Scaling has been proposed as a powerful tool to analyze the properties of complex systems and in particular for cities where it describes how various properties change with population. The empirical study of scaling on a wide range of urban datasets displays apparent nonlinear behaviors whose statistical validity and meaning were recently the focus of many debates. We discuss here another aspect, which is the implication of such scaling forms on individual cities and how they can be used for predicting the behavior of a city when its population changes. We illustrate this discussion in the case of delay due to traffic congestion with a dataset of 101 US cities in the years 1982–2014. We show that the scaling form obtained by agglomerating all of the available data for different cities and for different years does display a nonlinear behavior, but which appears to be unrelated to the dynamics of individual cities when their population grows. In other words, the congestion-induced delay in a given city does not depend on its population only, but also on its previous history. This strong path dependency prohibits the existence of a simple scaling form valid for all cities and shows that we cannot always agglomerate the data for many different systems. More generally, these results also challenge the use of transversal data for understanding longitudinal series for cities.
Keywords: science of cities | scaling | dynamics of cities | urban modeling | traffic congestion
Significance: How properties of cities vary with their population is of great interest for elaborating theoretical models but also for making predictions about the future of cities. However, it is still unclear whether large cities are just scaled-up versions of smaller cities, which casts some doubt on measures mixing different urban systems of different sizes and histories. Here we show in the example of congestion-induced traffic delays that the path dependency is so strong that these delays depend on both the population and the whole history of the system, prohibiting the existence of simple scaling forms.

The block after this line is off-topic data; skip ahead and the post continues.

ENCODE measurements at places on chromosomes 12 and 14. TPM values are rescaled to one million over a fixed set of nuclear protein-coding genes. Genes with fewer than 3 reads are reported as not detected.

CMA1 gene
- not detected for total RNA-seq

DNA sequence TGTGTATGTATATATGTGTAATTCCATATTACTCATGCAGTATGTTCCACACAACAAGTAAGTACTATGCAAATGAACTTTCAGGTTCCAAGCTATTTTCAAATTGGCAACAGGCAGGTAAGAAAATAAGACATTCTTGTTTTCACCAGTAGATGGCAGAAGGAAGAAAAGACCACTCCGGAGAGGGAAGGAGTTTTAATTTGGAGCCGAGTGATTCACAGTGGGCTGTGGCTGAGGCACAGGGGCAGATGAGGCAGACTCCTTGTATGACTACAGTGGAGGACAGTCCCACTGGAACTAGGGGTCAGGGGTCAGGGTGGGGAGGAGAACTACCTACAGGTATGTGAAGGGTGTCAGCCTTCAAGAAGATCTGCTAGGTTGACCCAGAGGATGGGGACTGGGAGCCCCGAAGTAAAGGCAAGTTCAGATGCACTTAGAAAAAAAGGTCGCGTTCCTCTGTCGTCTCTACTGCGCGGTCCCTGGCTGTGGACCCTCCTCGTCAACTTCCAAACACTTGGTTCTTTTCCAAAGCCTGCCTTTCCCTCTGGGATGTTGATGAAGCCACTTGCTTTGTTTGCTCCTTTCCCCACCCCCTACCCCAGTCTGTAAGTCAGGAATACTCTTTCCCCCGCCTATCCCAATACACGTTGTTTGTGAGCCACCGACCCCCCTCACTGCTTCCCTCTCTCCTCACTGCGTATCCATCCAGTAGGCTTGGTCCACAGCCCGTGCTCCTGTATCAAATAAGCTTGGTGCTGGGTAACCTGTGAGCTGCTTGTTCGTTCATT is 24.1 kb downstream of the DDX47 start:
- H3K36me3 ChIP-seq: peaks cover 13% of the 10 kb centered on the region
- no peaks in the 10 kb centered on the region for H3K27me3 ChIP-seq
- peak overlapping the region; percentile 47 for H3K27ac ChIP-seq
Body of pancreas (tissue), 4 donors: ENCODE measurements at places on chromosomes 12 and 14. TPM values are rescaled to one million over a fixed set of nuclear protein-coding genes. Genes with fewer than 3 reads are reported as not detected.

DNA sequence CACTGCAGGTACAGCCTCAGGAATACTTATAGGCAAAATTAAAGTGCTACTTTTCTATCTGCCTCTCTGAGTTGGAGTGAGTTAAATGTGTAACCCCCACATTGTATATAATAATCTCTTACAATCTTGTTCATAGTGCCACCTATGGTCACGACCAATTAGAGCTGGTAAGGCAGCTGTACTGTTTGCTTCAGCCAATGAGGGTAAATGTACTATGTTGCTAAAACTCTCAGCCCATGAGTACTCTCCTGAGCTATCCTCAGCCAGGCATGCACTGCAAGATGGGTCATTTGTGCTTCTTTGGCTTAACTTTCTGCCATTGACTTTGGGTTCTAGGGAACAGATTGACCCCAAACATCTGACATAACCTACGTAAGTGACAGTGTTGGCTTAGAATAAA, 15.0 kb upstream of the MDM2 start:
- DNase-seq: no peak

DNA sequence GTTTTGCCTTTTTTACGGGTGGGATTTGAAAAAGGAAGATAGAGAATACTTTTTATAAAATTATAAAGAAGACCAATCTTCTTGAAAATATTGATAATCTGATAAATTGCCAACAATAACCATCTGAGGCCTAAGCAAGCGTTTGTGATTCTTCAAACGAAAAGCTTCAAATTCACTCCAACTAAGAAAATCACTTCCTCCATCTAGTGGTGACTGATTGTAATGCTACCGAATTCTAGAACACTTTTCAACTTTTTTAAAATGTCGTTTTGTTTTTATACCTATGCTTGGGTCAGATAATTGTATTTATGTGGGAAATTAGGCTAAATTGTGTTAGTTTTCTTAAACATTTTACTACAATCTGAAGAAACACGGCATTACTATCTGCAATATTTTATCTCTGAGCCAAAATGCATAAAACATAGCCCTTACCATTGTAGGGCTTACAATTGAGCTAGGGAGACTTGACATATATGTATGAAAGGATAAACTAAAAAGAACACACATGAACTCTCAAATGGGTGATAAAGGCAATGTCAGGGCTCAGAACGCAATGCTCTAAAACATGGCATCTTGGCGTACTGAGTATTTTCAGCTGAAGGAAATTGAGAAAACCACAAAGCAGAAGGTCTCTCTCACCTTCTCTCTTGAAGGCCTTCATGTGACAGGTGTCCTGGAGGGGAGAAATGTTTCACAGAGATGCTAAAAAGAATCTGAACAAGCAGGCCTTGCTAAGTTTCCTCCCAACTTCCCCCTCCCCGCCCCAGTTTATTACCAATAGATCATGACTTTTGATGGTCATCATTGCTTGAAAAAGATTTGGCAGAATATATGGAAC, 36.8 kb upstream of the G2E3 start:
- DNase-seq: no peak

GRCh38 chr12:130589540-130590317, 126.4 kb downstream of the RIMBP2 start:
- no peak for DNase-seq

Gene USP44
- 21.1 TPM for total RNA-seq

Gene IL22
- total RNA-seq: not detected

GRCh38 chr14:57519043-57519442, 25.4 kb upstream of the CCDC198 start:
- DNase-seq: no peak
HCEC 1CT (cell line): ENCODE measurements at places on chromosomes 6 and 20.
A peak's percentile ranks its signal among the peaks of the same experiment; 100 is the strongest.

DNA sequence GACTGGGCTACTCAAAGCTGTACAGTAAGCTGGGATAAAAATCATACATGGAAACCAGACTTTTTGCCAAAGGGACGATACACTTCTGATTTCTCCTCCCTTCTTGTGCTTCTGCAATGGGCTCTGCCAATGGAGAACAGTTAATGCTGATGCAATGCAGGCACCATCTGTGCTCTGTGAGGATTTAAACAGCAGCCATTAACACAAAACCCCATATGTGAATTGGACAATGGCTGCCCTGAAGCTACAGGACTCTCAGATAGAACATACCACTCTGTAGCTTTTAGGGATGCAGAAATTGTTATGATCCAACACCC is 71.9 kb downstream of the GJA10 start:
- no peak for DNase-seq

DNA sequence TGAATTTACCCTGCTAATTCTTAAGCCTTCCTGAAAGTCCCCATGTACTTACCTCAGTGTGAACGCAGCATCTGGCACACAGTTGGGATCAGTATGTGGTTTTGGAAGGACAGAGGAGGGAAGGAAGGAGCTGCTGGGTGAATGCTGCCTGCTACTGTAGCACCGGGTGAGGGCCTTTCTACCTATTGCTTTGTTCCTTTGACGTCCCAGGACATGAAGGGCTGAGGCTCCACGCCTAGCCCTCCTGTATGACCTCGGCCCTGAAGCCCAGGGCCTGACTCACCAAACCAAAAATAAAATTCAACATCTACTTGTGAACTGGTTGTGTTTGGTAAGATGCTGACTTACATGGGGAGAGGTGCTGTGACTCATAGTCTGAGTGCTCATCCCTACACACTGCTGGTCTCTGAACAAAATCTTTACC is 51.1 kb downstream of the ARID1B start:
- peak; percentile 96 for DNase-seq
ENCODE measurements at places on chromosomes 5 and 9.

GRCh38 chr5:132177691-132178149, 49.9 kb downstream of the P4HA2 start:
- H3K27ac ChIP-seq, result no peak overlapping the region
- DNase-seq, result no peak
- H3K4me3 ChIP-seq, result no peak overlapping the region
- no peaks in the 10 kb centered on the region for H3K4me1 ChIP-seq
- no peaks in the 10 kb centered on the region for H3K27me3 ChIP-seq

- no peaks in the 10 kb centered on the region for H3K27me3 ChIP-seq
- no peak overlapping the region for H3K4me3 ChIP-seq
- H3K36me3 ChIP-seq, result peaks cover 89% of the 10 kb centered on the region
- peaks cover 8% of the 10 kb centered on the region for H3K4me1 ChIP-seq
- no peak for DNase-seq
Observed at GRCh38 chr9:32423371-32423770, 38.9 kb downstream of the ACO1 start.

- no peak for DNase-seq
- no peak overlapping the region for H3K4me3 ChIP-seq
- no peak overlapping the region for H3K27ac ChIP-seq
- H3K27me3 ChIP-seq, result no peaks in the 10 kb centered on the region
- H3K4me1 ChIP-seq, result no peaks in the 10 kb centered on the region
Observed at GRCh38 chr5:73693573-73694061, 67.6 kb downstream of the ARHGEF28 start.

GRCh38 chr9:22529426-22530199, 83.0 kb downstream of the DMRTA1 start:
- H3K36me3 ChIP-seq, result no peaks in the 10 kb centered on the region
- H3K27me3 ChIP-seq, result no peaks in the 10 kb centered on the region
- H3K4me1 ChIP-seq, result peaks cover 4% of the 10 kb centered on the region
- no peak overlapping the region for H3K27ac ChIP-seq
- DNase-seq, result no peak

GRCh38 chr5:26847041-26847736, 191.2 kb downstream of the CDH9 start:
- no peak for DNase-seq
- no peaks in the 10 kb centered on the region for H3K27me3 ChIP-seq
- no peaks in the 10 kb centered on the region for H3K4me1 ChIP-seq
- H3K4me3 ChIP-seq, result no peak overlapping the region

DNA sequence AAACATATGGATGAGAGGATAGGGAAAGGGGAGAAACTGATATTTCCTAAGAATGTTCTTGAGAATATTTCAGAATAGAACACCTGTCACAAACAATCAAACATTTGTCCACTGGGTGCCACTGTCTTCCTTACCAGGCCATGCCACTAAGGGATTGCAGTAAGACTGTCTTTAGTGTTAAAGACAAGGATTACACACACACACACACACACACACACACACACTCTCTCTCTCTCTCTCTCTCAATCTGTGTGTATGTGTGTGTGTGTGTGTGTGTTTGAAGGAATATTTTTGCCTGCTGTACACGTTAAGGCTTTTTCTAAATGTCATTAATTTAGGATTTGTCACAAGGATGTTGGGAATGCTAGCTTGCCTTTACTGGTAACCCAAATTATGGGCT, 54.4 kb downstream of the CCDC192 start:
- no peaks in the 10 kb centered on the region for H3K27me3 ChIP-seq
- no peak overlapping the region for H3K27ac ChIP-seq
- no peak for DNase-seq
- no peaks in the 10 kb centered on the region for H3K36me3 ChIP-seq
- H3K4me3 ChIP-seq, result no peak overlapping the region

Vito Mocella, Emmanuel Brun, Claudio Ferrero & Daniel Delattre, Revealing letters in rolled Herculaneum papyri by X-ray phase-contrast imaging. Nature Communications 6 (2014), 5895, 1–6. <DOI:10.1038/ncomms6895>.
Hundreds of papyrus rolls, buried by the eruption of Mount Vesuvius in 79 AD and belonging to the only library passed on from Antiquity, were discovered 260 years ago at Herculaneum. These carbonized papyri are extremely fragile and are inevitably damaged or destroyed in the process of trying to open them to read their contents. In recent years, new imaging techniques have been developed to read the texts without unwrapping the rolls. Until now, specialists have been unable to view the carbon-based ink of these papyri, even when they could penetrate the different layers of their spiral structure. Here for the first time, we show that X-ray phase-contrast tomography can reveal various letters hidden inside the precious papyri without unrolling them. This attempt opens up new opportunities to read many Herculaneum papyri, which are still rolled up, thus enhancing our knowledge of ancient Greek literature and philosophy.
Bill Finlayson, Archaeology, evidence and anthropology, Circular arguments in the transition from foraging to farming. In: Marion Benz (Hrsg.), The Principle of Sharing, Segregation and Construction of Social Identities at the Transition from Foraging to Farming, Proceedings of a Symposium held on 29th–31st January 2009 at the Albert-Ludwigs-University of Freiburg. SENEPSE 14 (Berlin 2010), 19–33.